Although the Fourth Amendment ordinarily prohibits searches "conducted without a warrant issued upon probable cause," it is "well settled that one of the specifically established exceptions to the requirements of both a warrant and probable cause is a search that is conducted pursuant to consent." Schneckloth v. Bustamonte, 412 U.S. 218, 219 (1973). To justify a search based on consent, the Government "'has the burden of proving that the consent was, in fact, freely and voluntarily given.'" Id. at 222 (quoting Bumper v. North Carolina, 391 U.S. 543, 548 (1968)). Whether consent to a search was voluntary "is a question of fact to be determined from the totality of the circumstances." Id. at 227. In making this determination, a court should consider "the age, education, and intelligence of the subject; whether the subject was advised of his or her constitutional rights; the length of the encounter; the repetition or duration of the questioning; and the use of physical punishment." United States v. Price, 558 F.3d 270, 278 (3d Cir. 2009). Other relevant factors include "the setting in which the consent was obtained [and] the parties' verbal and nonverbal actions." Id. (citation omitted).

Here, the encounter leading to Martinez's consent was brief and did not involve repeated questioning or other forms of coercion. Within a few minutes of Martinez's arrest, Agent Zuchman asked him for permission to search his vehicle, and Martinez immediately responded, "no problem." Martinez also readily disclosed that he had cell phones in his car and gave Agent Zuchman permission to look through the phones. Martinez was in custody and may have been in handcuffs at the time Agent Zuchman approached him; however, Agent Zuchman spoke calmly to Martinez and did not yell or draw his weapon. Nothing about Martinez's age, education, or intelligence suggests his consent was involuntary. Although Martinez is not a fluent English speaker, he understands some English, and Officer Arroyo served as a translator during Martinez's interactions with Agent Zuchman. Moreover, Martinez himself was a police officer for four years in the Dominican Republic prior to coming to the United States and therefore had some familiarity with law enforcement.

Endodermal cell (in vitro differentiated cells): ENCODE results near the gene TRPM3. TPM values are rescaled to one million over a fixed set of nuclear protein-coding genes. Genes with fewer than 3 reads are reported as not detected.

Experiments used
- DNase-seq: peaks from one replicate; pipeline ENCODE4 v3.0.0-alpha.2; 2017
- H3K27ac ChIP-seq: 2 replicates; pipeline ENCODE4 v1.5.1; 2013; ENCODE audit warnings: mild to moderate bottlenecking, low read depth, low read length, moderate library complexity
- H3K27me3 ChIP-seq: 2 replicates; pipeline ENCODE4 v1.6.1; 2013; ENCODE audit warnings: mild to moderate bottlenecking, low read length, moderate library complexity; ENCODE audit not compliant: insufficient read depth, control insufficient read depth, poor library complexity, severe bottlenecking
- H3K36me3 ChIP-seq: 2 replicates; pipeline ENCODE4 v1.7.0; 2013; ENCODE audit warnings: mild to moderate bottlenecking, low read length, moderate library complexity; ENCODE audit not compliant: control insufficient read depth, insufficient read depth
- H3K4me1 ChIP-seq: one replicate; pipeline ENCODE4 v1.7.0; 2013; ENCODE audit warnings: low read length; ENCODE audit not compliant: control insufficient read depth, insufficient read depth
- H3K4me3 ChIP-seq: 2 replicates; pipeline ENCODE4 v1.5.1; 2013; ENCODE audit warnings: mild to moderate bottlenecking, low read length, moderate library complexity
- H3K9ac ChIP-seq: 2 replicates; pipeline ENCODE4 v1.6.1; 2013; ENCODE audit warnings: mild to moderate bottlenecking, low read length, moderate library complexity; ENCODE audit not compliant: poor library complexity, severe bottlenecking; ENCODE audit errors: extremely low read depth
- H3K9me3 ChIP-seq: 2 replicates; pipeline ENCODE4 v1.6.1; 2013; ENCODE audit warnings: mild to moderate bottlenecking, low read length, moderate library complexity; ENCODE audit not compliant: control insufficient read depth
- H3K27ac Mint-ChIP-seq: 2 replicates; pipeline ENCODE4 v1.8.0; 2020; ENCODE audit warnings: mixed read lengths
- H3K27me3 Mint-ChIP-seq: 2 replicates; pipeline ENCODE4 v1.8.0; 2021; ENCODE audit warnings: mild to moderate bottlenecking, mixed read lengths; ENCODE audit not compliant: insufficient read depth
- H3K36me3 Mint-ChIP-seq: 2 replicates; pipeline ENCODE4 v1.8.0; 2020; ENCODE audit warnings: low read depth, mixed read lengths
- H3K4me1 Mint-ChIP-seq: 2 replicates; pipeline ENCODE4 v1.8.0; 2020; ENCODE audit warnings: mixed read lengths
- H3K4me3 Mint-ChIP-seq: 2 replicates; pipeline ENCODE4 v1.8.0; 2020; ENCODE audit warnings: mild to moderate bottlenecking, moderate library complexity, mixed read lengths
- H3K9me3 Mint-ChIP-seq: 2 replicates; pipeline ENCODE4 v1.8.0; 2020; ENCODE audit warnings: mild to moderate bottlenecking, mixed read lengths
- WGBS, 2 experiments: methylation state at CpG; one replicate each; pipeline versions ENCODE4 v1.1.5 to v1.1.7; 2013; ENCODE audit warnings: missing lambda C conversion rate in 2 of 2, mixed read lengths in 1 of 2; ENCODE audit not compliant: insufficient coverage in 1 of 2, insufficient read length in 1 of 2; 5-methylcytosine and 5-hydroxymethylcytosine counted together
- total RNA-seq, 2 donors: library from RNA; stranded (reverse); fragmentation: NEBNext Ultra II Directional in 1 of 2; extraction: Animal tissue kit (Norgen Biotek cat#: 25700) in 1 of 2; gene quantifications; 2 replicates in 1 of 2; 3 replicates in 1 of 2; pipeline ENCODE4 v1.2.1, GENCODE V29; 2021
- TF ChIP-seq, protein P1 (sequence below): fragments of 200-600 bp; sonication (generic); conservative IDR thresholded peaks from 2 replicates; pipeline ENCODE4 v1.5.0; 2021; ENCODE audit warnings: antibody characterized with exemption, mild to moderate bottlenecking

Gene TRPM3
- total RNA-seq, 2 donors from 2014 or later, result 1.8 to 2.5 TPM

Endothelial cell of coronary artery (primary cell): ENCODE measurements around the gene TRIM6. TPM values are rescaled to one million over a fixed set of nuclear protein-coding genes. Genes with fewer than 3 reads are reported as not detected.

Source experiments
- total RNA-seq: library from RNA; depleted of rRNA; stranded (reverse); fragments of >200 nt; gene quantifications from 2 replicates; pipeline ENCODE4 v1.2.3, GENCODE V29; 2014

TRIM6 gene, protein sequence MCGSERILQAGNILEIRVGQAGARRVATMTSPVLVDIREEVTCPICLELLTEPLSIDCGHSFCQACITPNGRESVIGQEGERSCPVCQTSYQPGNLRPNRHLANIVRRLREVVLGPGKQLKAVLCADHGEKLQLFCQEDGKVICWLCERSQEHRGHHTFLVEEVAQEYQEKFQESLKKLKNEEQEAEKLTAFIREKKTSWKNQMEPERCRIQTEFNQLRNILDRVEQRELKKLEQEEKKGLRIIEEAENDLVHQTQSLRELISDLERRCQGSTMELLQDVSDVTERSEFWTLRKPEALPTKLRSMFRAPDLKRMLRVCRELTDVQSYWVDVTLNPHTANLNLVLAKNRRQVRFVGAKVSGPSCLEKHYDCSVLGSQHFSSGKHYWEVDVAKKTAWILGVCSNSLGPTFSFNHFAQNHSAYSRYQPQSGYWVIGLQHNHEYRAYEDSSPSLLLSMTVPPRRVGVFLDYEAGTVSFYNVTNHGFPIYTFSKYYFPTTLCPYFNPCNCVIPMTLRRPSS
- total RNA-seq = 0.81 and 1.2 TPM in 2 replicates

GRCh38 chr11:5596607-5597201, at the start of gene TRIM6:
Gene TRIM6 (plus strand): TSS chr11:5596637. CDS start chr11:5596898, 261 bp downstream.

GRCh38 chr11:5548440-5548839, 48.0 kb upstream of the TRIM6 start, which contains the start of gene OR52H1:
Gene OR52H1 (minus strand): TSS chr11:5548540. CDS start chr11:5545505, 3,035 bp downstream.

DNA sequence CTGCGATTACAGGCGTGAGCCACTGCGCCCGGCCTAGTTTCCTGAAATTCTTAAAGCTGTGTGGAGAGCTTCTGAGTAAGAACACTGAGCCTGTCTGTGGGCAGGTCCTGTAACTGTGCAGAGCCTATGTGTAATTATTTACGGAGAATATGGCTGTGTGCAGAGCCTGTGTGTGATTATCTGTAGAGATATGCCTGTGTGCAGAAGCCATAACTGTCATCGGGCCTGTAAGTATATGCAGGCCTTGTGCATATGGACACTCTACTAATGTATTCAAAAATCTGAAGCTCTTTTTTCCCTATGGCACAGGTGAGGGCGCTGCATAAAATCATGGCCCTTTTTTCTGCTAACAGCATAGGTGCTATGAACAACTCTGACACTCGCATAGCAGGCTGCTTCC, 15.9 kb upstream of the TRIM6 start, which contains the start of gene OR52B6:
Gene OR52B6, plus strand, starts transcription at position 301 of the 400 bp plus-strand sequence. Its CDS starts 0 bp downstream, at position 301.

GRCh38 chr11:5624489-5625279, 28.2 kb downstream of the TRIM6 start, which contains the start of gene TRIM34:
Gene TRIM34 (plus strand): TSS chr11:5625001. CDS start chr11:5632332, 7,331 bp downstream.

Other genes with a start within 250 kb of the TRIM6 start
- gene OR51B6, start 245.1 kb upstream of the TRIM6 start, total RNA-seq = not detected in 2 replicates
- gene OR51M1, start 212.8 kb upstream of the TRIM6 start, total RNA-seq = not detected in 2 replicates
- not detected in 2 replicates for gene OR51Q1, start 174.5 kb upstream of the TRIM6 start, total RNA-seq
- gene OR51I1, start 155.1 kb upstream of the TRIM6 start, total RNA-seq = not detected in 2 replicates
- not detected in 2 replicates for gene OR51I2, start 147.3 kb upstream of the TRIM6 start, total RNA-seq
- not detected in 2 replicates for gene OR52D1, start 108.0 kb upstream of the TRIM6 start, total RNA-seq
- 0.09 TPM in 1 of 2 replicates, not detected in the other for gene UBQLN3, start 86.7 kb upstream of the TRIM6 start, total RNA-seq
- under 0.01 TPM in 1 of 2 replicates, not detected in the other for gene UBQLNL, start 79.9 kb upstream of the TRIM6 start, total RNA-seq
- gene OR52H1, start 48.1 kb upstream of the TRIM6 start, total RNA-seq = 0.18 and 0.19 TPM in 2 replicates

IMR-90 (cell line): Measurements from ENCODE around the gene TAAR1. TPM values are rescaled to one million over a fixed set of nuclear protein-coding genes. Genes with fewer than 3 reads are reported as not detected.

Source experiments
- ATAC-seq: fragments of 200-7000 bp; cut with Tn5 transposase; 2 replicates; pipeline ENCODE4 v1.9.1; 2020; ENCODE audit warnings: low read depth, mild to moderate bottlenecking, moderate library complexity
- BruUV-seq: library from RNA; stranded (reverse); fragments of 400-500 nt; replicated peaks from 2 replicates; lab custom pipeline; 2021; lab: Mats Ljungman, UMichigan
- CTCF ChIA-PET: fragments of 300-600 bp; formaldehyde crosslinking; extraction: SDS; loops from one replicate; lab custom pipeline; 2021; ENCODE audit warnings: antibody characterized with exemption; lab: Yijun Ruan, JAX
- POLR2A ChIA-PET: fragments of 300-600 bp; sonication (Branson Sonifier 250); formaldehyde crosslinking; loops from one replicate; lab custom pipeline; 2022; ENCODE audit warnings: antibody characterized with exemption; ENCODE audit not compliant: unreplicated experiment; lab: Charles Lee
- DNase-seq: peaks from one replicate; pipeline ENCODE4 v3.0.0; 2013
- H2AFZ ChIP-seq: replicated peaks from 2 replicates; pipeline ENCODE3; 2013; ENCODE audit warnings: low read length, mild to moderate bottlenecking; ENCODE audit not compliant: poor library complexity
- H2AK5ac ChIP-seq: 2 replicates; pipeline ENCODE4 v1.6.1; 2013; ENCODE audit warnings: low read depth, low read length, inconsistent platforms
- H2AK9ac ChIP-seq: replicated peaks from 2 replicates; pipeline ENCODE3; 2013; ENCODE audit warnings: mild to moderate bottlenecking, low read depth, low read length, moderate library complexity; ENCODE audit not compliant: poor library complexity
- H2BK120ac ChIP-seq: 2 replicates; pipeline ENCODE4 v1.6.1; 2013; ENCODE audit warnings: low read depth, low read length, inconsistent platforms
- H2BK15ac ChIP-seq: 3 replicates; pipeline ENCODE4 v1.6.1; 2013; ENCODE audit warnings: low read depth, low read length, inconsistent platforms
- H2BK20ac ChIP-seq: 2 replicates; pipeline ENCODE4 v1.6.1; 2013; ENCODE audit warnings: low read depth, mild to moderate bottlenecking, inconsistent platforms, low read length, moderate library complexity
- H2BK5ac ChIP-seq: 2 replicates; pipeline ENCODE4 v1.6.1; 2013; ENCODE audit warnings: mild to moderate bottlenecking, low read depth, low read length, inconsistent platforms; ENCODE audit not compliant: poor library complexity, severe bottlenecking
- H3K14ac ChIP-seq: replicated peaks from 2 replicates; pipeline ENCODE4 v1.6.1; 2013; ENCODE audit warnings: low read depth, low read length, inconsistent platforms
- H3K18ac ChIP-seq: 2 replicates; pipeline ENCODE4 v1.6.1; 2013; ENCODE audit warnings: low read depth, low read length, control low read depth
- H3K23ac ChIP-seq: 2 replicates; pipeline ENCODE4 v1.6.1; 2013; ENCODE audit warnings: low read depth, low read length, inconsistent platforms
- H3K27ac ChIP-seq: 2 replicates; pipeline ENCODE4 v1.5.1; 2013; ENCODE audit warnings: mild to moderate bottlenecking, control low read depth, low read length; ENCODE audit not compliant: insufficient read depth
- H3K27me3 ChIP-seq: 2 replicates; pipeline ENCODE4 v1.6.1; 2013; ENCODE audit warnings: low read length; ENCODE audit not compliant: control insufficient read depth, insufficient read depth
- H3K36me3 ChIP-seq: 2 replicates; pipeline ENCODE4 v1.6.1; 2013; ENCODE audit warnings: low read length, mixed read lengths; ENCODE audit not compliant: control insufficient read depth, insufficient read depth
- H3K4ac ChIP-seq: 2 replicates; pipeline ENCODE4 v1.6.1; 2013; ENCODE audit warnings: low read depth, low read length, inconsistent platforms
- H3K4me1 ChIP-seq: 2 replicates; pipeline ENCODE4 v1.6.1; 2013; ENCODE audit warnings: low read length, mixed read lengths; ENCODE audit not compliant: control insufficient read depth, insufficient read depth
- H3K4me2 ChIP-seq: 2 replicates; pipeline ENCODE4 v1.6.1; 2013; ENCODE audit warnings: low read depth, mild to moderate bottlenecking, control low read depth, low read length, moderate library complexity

Martinez argues his consent was involuntary because he was beaten during his arrest and because Agent Zuchman did not advise him of his right to refuse consent. As to the former, Martinez's allegations regarding the beating are not credible for the reasons stated above. As to the latter, it is undisputed that Agent Zuchman did not advise Martinez he had the right to refuse consent to the search. However, knowledge of the right to refuse consent, while a factor to be considered, "is not a prerequisite of a voluntary consent." Schneckloth, 412 U.S. at 234; United States v. Kim, 27 F.3d 947, 954 (3d Cir. 1994). Although the failure to advise Martinez of his right to refuse consent weighs against a finding of voluntariness, the remaining factors support a finding that Martinez's consent was given voluntarily. Upon consideration of the totality of the circumstances, this Court finds the Government has proven Martinez's consent was freely and voluntarily given. The search of his car and cell phones based upon such consent was therefore lawful, and there is thus no reason to suppress any of the items seized during the search.


1. Because Martinez's consent to the search of his car was freely and voluntarily given, the search did not violate the Fourth Amendment.

2. The items seized pursuant to the lawful search are admissible, subject to the Federal Rules of Evidence.

Martinez's motion to suppress is denied. An appropriate Order follows.


Juan R. Sanchez